Foam peanut


Foam peanut

Foam peanuts, also known as packing peanuts, are a common loose-fill packing material which is also used to prevent damage to fragile objects during shipping. They were introduced circa 1965 by Dow Chemical. They are roughly the size and shape of a peanut (in its shell) and usually made of polystyrene. They are shaped to interlock when compressed and free flow when not compressed. Originally made from 100% virgin polystyrene resin, peanuts made from 100% recycled polystyrene have been commercially available since the mid-90s. In the loosefill world, the color and shape tell what it is made of and who made it. Green is 70% or more recycled polystyrene, white is 70% or more virgin resin and pink means anti-stat has been applied; although there are some variations. For example, few green peanuts have pink applied even though they may be sprayed with anti-stat, just as there are expanders who make 100% recycled white peanuts. The most common shapes are the "S" for the STOROpack PelaSpan peanut and the "W" for the RAPAC WingPac peanut. The Figure 8 peanut shown in the photo attached to this article is made of extruded polyurethane manufactured by Free Flow. The advantage of polystyrene loosefill as a void-fill for shipping is that it is very light (usually 0.17 to 0.2 lb per cu ft) and easy to use. The biggest negative is that it can develop a static charge and that heavy objects tend to migrate to the bottom of the box during shipping, reducing the protection offered.

Polystyrene peanuts may be used and reused many times with little or no loss in protection for the product shipped. They may be recycled at virtually any packing and shipping store.

In the early-1990s, a more environmentally friendly starch-based alternative was developed. One of the first brands of biodegradable peanuts, Biofoam, is made from the grain sorghum; other brands are made from corn starch. Biodegradable foam peanuts have no electrostatic charge, another benefit over polystyrene. Being biodegradable and nontoxic, they are also edible. Their main drawbacks compared with polystyrene are lower resilience, higher weight (0.4 to 0.8 lb per cubic foot), dust creation, and higher price. In addition, since they are edible, starch-based peanuts may attract rodents and bugs. Starch-based peanuts are soluble in water, and polystyrene peanuts are soluble in acetone, but not vice versa.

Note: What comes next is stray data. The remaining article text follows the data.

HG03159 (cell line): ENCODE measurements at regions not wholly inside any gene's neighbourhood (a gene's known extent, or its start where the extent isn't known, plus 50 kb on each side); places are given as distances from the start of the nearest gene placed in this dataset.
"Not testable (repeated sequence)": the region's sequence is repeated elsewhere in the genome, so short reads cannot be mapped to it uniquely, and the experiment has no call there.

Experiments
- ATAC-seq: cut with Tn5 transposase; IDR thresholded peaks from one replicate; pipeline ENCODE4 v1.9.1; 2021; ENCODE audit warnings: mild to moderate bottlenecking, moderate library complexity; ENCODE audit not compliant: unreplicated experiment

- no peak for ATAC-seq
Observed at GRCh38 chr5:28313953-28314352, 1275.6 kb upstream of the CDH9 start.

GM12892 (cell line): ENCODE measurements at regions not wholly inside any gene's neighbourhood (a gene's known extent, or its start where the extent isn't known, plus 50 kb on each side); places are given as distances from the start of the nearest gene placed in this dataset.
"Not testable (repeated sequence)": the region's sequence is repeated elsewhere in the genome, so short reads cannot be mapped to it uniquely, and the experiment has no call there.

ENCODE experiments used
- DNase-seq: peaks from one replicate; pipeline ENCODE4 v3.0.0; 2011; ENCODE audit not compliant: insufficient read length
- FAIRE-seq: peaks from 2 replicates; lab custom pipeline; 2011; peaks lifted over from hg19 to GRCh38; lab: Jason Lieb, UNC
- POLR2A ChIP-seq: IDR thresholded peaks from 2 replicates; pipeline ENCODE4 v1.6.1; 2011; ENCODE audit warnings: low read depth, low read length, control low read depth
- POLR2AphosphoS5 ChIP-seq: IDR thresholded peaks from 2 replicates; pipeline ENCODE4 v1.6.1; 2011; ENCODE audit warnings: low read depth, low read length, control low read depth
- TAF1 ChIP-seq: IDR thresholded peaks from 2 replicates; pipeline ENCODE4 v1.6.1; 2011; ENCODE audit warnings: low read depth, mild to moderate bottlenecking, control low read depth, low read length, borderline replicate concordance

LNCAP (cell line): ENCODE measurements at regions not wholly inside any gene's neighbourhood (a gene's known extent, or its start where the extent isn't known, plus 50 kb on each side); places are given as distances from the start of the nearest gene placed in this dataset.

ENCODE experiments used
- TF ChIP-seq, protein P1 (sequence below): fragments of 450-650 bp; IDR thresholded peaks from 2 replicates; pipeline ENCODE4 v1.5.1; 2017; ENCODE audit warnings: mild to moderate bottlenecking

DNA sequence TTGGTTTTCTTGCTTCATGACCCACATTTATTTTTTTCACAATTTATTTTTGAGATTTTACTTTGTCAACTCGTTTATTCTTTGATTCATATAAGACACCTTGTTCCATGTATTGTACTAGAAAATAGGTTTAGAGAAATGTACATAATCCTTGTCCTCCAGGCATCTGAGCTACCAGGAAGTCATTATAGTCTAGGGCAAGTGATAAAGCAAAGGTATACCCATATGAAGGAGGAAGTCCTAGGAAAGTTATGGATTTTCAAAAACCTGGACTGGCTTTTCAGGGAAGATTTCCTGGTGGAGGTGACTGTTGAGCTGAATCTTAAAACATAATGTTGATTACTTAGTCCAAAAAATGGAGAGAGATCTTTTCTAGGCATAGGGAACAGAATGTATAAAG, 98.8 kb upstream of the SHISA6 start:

Other Uses

Because polystyrene peanuts are non-soluble in water, they are also used as a light-weight aggregate in hydroponics. They are also sometimes used to fill beanbag chairs and in a variety of crafts.

ee also

* Cushioning
* Packaging and labeling


Wikimedia Foundation. 2010.

Look at other dictionaries:

  • Peanut (disambiguation) — Peanut ( Arachis hypogaea ) is a species in the pea family Fabaceae, native to South America. Peanut or Peanuts may also refer to:In entertainment: * Peanuts , comic strip * Peanuts (2006 film) * The Peanuts, singing duo * Peanut, a puppet; see:… …   Wikipedia

  • Peanut — For other uses, see Peanut (disambiguation). Peanut Scientific classification Kingdom: Plantae (unranked) …   Wikipedia

  • peanut — I. noun Date: 1802 1. a low branching widely cultivated annual herb (Arachis hypogaea) of the legume family with showy yellow flowers having a peduncle which elongates and bends into the soil where the ovary ripens into a pod containing one to… …   New Collegiate Dictionary

  • Cushioning — Package cushioning is used to help protect fragile items during shipment. It is common for a transport package to be dropped, kicked, and impacted: These events may produce potentially damaging shocks. Transportation vibration from conveyors,… …   Wikipedia

  • Clamshell (container) — Raspberries in a plastic clamshell package Clamshell pack of screws …   Wikipedia

  • Closure (container) — For other uses, see Closure (disambiguation). An aluminum bottle with a threaded aluminum screw closure Closures are devices and techniques used to close or seal a bottle, jug, jar, tube, can, etc. Closures can be a cap, cover, lid, plug, etc.… …   Wikipedia

  • Corrugated fiberboard — is a paper based material consisting of a fluted corrugated sheet and one or two flat linerboards. It is widely used in the manufacture of corrugated boxes and shipping containers. The corrugated medium and linerboard are made of containerboard,… …   Wikipedia

  • Bottle — This article is about bottles in general. For baby bottles, see Baby bottle. Composite body, painted, and glazed bottle. Dated 16th century. From Iran. New York Metropolitan Museum of Art …   Wikipedia

  • Screw cap — A screw cap or closure is a common type of closure for bottles, jars, and tubes. Common screw closures: Plastic bottle with plastic screw cap, Dispensing closure for salad dressing (with inner seal), Break away closure for syrup, Dispensing pump… …   Wikipedia

  • Paperboard — Corrugated fiberboard made from paperboard Paperboard is a thick paper based material. While there is no rigid differentiation between paper and paperboard, paperboard is generally thicker (usually over 0.25 mm/0.010 in or 10 points)… …   Wikipedia


We are using cookies for the best presentation of our site. Continuing to use this site, you agree with this.